Gardening resources (local and mail-order)

Gardening in Utah can be a wonderfully enjoyable and productive experience. Knowing how to get started however can be a major deterrent for many people. Fortunately, there are a number of local resources we can rely upon in order to help us to get started on the path to productive, self-sufficient gardening.

After doing some research myself, here’s my garden fertilized and tilled, ready for the first planting next week:

2009_garden_ready
If you are interested in getting started, keep reading for some recommendations on local resources.

The Utah State University Cooperative Extension in Provo has great information about soil quality, planting/harvesting calendars, bulletins on topics such as pests and pruning, quarterly newsletters, links to farmers markets, and general tips and tricks. This page on growing vegetables in Utah and it’s accompanying chart are a great place for a beginner to start as they cover what varieties are good for our climate and when they should be planted.

We are also fortunate to have a lot of nurseries and greenhouses in the state, especially along the Wasatch Front. While it will be hard to recommend one, I do recommend that you visit them and see if they have what you need. I believe it is good citizenship to support our local businesses. Also, the more demand we put on them the more they will increase their variety and supply. Super-centers or home improvement stores are good resources for tools, soil, starter kits, and some fertilizers, but there are some things that I have only been able to find at Intermountain Farmer’s Association and Cook’s Nursery in Orem. This year, for example, the best price I found on Peat Moss was at Home Depot and IFA was the only place that I could find Soil Sulpher. You can also get some seeds at a super-center or a home improvement store, but their variety is generally quite poor and is not likely to be specific to our climate.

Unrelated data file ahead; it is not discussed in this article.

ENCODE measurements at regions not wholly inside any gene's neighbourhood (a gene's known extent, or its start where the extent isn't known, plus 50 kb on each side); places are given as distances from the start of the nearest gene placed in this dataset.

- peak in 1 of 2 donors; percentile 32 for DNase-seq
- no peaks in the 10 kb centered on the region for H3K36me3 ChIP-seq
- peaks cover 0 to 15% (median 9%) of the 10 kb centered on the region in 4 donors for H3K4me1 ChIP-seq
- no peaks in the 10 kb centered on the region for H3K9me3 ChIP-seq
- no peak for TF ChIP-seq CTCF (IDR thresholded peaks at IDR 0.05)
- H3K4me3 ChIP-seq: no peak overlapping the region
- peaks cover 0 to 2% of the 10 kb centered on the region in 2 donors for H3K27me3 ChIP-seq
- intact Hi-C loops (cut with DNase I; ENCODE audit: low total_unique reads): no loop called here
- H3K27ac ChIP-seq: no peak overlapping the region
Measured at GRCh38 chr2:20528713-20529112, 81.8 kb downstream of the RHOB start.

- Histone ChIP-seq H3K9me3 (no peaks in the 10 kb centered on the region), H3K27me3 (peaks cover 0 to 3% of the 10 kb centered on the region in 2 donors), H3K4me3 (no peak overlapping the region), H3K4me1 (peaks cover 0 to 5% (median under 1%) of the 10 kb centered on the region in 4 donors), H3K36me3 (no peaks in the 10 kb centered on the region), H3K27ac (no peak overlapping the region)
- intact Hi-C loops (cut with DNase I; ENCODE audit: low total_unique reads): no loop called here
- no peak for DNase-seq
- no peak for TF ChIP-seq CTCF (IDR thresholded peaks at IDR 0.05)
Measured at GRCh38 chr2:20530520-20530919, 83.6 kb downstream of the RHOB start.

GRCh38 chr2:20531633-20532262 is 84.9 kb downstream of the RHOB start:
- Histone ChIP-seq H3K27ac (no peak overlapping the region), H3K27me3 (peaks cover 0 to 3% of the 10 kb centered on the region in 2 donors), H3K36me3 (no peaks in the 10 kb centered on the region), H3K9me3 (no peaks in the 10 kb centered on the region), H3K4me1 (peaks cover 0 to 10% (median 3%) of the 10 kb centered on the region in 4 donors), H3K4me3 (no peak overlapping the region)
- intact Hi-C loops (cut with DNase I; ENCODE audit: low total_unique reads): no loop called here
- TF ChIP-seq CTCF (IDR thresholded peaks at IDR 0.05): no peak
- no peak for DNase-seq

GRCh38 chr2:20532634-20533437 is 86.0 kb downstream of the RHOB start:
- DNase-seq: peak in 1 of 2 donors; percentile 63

I was asked in a previous post for recommendations on where to buy seeds and gardening supplies. Below is a list of some of the top seed suppliers. Visit their websites and you can request a free catalog.

Stokes Seeds
Park Seed
Burpee
Whillhite Seed
Harris Seeds Company
Henry Fields Seed and Nursery
Tomato Growers (tomatoes and peppers)
Van Well (fruit trees)
Bay Laurel Nursery (fruit trees)

Lastly, Internet Grocer sells a 1.2 pound package of non-hybrid, open pollinated (heirloom) seeds that would be a wise addition to your emergency storage. It contains 30 varieties of seeds and is packaged for long-term storage.

14 Replies to “Gardening resources (local and mail-order)”

  1. Some of your listed seed sources are known for marginal quality. You might also try Baker Creek Heirloom seeds, Territorial seed, Seed Savers Exchange and Seeds of Change. Some of these more reputable companies actually have their own trial fields and germination testing labs on site (not all seed sources are alike). I would also like to recommend a book or two: Gardening when it counts (might help you opt for the more sustainable grub hoe rather than a power tiller), anything by Eliot Coleman, and Seed to Seed or Growing your own vegetable varieties (for truly long-term sustainability know-how). Happy gardening!